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Dentistry for Good

How 3D Planning Could Change the World of Dentistry for Good

There’s no denying that dental care has come a long way in recent years. After all, it wasn’t all that long ago that a blacksmith would perform dental procedures in any old darkened alley. However, it has come further than you may think, especially when regarding dental implants.

Dental implants have long been a preferred way in which to replace a missing tooth without resorting to dentures. Any accident, injury, or illness can require tooth removal, but it’s always helpful to know that dental implants are a way to solve the problem.

Dental implants are frames or posts constructed of metal that a dentist positions in your jawbone underneath your gum. Once in place, your dentist can then fit replacement teeth onto those posts. Unlike dentures, dental implants are firmly in place and take on the role of a natural tooth with full function.

However, dental implants require enough bone for a solid tooth foundation, and those who have suffered from an accident or injury resulting in tooth loss may not have enough.

Dentists solve that problem with a surgical procedure known as bone grafting. Titanium mesh supports the shape of the graft as new bone grows. However, that material can irritate soft tissue and can be particularly tricky to mold in place and get right.

That’s why 3D planning may be of future assistance in the dental implants field. A recent letter in the Journal of Oral Implantology discusses a possible technique to improve bone regeneration for dental implants.

Authors and doctors of the study from King Khalid University, King Saud University, and Loma Linda University created a virtual 3D model of a patient’s mouth with a bony defect resulting from an injury.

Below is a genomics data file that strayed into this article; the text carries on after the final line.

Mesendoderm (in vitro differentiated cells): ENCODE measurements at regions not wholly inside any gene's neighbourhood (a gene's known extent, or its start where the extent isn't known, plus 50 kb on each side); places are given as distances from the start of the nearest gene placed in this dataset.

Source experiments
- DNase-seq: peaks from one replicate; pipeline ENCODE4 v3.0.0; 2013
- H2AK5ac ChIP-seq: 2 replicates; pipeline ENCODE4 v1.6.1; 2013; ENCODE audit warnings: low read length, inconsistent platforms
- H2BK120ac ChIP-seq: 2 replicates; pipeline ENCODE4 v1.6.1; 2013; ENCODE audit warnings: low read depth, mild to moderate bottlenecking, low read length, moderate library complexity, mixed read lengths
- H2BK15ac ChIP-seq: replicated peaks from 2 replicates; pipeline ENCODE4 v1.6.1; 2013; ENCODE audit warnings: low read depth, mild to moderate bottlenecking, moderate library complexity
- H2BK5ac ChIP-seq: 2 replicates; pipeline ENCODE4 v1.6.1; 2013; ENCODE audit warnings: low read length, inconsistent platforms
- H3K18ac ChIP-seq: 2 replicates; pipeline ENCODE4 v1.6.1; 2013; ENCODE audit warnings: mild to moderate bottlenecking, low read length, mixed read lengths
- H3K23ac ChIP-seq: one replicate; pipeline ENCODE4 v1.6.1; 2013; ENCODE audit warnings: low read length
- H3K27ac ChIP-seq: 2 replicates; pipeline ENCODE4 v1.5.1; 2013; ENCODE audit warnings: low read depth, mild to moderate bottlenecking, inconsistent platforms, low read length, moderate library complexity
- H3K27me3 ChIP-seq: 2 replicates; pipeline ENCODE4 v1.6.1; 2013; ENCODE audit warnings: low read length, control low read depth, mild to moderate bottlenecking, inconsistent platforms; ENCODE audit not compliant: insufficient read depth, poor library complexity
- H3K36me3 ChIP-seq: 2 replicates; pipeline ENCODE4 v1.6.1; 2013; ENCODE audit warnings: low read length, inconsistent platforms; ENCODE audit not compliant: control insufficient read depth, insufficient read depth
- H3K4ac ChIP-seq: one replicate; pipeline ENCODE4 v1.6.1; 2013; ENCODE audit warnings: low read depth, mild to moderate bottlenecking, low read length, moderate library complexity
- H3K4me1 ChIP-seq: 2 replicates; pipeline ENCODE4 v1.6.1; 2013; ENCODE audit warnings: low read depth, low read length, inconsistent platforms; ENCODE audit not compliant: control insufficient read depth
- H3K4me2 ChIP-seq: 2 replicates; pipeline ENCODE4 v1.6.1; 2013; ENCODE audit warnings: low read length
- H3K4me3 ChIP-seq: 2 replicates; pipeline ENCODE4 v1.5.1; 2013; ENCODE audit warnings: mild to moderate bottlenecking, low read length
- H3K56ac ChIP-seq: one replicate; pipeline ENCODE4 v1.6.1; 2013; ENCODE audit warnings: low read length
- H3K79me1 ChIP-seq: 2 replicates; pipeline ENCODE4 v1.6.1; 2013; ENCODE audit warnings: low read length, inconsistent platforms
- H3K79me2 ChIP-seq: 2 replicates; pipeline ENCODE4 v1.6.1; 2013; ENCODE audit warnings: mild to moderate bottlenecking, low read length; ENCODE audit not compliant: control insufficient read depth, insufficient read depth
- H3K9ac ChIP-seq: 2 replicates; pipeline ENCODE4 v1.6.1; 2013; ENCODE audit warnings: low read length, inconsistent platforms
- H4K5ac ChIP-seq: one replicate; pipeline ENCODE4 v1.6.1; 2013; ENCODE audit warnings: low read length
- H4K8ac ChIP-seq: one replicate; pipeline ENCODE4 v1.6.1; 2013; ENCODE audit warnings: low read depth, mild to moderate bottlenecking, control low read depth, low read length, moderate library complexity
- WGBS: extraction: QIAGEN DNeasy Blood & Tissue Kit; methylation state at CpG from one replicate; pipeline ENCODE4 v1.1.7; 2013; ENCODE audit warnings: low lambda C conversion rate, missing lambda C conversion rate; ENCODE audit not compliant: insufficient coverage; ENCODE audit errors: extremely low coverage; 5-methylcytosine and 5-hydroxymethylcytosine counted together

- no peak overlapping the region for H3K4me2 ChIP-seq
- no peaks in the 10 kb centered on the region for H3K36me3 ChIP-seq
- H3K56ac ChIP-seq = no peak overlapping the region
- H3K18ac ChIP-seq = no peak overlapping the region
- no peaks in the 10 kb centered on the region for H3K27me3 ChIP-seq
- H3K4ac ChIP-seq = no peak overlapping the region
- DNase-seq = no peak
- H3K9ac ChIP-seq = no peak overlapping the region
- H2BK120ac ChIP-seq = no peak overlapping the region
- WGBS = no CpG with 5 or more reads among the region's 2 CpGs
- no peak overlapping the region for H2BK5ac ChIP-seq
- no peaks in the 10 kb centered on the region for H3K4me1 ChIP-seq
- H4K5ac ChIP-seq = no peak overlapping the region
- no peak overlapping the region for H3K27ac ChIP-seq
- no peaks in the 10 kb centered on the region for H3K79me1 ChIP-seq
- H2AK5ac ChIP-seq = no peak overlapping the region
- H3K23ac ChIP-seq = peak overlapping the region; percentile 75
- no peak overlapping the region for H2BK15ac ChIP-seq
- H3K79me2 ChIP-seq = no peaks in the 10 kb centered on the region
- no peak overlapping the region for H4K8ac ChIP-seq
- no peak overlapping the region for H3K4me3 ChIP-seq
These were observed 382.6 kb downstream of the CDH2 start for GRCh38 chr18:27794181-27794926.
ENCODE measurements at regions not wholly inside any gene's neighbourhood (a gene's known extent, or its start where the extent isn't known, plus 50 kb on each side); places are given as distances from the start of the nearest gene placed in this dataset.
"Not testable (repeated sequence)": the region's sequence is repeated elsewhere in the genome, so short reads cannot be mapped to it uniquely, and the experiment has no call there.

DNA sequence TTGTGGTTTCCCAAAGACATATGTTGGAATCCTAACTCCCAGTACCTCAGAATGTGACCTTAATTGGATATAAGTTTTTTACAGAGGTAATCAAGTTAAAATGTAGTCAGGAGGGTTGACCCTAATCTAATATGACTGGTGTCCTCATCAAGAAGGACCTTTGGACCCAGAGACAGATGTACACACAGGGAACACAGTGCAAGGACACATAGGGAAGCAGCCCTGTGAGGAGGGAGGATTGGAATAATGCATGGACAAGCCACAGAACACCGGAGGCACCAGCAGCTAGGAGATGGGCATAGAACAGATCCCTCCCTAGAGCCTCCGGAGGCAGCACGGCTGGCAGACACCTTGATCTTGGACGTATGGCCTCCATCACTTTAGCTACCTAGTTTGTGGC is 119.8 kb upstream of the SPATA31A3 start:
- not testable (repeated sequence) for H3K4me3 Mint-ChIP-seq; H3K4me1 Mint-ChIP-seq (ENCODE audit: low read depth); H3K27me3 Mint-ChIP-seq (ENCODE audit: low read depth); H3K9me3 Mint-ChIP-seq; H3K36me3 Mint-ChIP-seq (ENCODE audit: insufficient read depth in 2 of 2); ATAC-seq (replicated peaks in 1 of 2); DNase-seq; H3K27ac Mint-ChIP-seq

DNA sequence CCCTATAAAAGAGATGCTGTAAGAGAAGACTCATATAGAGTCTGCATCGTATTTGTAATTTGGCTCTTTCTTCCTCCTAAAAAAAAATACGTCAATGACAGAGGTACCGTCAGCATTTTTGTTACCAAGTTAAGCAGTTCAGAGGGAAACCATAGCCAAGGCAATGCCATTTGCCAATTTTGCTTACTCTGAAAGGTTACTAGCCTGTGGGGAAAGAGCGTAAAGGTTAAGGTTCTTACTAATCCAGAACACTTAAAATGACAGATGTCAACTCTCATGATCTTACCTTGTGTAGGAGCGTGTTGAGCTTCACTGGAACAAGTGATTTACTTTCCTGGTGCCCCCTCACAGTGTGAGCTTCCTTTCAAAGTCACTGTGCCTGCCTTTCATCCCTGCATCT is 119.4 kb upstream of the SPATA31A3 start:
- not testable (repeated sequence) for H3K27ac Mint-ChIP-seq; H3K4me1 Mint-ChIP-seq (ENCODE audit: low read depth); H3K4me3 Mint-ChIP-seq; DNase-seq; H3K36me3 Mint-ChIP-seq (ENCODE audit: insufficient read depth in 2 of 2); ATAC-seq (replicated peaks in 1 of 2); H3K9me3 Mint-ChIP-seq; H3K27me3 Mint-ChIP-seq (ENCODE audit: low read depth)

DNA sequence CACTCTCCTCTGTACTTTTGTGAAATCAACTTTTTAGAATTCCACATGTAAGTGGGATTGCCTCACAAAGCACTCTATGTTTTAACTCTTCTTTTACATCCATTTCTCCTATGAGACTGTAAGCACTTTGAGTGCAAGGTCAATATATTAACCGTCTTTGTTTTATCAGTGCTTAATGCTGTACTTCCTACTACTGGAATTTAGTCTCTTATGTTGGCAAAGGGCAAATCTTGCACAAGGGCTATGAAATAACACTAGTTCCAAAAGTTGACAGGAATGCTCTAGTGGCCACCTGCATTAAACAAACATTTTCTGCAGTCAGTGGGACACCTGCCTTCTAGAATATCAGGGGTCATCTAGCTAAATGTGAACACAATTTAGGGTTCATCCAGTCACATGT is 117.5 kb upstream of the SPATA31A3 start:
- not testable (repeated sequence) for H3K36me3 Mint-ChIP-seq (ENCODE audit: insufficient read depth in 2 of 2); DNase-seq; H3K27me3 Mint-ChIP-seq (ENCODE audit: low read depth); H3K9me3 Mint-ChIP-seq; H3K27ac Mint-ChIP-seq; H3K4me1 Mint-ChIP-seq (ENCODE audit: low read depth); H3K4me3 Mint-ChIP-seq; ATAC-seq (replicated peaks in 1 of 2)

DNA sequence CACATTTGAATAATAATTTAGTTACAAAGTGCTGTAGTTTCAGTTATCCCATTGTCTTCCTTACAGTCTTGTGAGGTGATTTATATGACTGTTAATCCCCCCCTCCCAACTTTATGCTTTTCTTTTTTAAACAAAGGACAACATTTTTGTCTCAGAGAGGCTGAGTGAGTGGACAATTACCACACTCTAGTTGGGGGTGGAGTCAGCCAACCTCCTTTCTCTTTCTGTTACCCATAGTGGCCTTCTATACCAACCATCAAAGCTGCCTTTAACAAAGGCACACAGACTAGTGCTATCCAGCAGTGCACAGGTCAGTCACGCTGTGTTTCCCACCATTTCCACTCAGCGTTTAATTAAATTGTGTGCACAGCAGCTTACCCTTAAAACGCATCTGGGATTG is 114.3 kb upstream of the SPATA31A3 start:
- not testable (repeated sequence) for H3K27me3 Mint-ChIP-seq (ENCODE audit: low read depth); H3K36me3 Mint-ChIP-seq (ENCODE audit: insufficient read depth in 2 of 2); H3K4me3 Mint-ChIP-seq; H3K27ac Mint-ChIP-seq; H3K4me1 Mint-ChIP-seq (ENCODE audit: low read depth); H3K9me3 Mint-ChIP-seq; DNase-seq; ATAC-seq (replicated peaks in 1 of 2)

They identified where the graft should go with a computer program, printed a model, and fabricated it with titanium mesh so that it would fit the bone volume and position. The mesh was then filled with harvested bone and secured in the patient’s mouth with fixation screws.

3D planning allows dentists to form the most accurate shape for any bone loss. As a result, the patient is less likely to experience irritation from the titanium mesh and a more desirable healing outcome.

According to one of the authors, Aladdin J. Al-Ardah, the best part about 3D planning is precision. Accuracy is everything for the best outcome, and being able to know correct measurements and positioning before the procedure can save a significant amount of time in the dentist’s chair, and during healing and alterations.

There is still work to do, especially on improving the fabrication, but this dental procedure could become mainstream for the effective installation of dental implants in the future. Time will tell what this could mean for those with missing teeth as a result of an accident or injury.